Usually I realize I’m entering a funk, and respond by beating myself up, getting anxious that it might never end, and giving in to the urge to fight with everyone about everything (when I’m not sleeping, that is). Not this time.
I returned to my mom’s house from New York more tired than I’ve been in a long time. I tried to keep up all of my good habits, but it was much harder given the level of exhaustion I was up against. Two days after getting home—and after two nights chockablock with anxiety dreams—I told my mom “I can feel myself slipping.” She noticed it too. Instead of excoriating me to pull myself together, she told me to take a few days to fall apart. I did. Because we both accepted it as a natural process with an endpoint, the anxiety dreams diminished faster, and I managed to keep imposter syndrome (usually a hallmark of the funk: “I can’t go back to graduate school… I need to just sit here and watch Say Yes to the Dress!) at bay.
I was listening to one of my favorite podcasts, My Brother, My Brother and Me, earlier this week. For reasons I will never fully understand, they had Elizabeth Gilbert (of Eat Pray Love fame) make a guest appearance. I read her best seller years and years ago, on a plane, if memory serves correctly, and it didn’t really connect with me. It wasn’t a bad book or anything, I just wasn’t the author’s intended target. My reaction to her appearing on my favorite comedy podcast, then, was lukewarm. Then she said something I doubt I’ll ever forget.
Gilbert told listeners that creativity and fear are conjoined twins. You cannot have one without the other. The key is to make peace with your fear. She used the metaphor of a road trip. You know fear is going to be there for the whole ride, with you at every rest stop and leaving Pringles on the backseat… but that doesn’t mean fear gets to drive. Welcome your fear, acknowledge it, but make sure it stays in the back seat where it belongs.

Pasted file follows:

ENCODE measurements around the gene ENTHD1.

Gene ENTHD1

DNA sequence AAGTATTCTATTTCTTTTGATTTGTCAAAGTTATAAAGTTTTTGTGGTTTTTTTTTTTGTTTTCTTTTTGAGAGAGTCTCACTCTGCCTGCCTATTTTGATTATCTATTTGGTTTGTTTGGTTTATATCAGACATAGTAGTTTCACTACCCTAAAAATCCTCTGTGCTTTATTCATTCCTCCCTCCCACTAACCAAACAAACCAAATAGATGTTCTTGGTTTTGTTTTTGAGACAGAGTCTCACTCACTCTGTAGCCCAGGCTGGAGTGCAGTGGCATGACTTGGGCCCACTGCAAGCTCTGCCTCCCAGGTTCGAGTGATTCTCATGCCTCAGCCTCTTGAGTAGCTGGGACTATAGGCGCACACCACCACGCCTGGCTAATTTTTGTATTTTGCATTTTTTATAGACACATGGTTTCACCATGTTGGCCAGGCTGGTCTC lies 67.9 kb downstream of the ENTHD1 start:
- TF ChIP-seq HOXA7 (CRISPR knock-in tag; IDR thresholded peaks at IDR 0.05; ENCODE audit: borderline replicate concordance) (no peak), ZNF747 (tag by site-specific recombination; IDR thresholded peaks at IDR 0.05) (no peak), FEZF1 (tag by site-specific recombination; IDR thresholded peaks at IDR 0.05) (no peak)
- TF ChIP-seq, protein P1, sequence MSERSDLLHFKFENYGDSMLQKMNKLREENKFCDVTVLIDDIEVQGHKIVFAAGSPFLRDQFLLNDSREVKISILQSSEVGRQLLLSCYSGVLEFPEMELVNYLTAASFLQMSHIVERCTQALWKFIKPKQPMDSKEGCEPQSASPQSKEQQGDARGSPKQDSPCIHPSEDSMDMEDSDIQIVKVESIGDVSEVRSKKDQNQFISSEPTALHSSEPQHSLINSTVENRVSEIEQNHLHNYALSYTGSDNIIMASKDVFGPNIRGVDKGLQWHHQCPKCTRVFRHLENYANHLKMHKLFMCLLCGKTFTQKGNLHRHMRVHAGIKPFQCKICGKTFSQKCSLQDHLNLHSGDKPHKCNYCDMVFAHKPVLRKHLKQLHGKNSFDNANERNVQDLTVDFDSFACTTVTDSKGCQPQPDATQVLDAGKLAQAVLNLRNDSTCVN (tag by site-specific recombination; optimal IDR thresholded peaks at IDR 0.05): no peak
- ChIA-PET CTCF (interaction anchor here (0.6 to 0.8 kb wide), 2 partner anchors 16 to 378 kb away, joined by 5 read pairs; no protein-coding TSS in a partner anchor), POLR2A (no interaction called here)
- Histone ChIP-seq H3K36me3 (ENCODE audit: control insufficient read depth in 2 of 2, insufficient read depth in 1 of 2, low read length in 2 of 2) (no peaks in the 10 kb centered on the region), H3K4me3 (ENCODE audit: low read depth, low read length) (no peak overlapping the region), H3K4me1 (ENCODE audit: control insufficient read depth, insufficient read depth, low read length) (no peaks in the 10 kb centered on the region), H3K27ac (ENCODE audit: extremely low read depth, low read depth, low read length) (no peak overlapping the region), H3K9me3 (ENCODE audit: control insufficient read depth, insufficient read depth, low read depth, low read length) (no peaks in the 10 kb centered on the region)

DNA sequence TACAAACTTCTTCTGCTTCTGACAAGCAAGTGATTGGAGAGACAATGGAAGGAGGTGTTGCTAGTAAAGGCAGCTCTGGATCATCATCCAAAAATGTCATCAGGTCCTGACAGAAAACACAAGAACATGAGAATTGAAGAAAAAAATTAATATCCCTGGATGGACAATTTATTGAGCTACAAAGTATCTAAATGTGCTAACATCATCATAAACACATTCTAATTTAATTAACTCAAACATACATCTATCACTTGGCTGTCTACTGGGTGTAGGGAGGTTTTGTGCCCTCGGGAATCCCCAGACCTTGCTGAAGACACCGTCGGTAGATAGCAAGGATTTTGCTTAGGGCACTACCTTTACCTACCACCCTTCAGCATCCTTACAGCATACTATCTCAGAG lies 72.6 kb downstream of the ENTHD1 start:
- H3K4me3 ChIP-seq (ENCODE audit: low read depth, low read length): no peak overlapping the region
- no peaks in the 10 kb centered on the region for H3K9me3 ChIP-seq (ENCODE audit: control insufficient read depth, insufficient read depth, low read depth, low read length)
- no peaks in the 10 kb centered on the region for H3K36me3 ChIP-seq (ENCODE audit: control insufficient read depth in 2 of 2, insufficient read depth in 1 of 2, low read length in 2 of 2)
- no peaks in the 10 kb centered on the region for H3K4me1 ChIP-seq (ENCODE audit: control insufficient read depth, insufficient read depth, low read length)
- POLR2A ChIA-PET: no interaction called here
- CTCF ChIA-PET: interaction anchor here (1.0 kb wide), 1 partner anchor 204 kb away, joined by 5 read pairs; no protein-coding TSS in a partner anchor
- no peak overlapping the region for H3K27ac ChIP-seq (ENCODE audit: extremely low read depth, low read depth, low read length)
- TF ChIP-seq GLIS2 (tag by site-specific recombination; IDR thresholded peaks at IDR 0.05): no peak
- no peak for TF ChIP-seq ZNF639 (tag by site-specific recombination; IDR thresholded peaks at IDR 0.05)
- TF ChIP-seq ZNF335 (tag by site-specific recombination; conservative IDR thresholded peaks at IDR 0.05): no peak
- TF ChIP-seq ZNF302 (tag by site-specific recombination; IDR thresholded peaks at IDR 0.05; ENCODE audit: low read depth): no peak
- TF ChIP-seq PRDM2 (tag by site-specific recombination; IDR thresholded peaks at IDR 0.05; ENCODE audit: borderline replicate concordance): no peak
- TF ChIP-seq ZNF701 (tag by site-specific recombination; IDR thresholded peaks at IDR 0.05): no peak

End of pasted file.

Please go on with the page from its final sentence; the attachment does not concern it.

Brilliant. It’s not a particularly novel idea, but for whatever reason, this particular enunciation really resonated with me.
In this case though, I’m taking a slightly different approach. About twice a year, I find myself letting fear drive. It’s a bumpy ride for me, and I come out of it a little worse for wear, but I also get something really meaningful out of the experience. As scary as it can be getting a PhD, or living 3,000 miles away from your family, or what have you, seeing what you become when fear is in charge is much scarier. Now I’m actually excited to get back to California, and back to work.
Instead of viewing my funks as a personal failing, I’m going to start scheduling them. I’m going to let them be more instructive than destructive. I’m going to use them to remind myself that the life I’m working so hard on, while occasionally exhausting and still more occasionally frightening, is also pretty awesome. I’m going to embrace my creativity’s conjoined twin, and then punch her in her stupid face when she least expects it.
“The Six Million Dollar Scholar” is the personal blog of Andrea Milne, a Ph.D. candidate in modern U.S. History at the University of California, Irvine. To get the story behind the blog’s name, click here.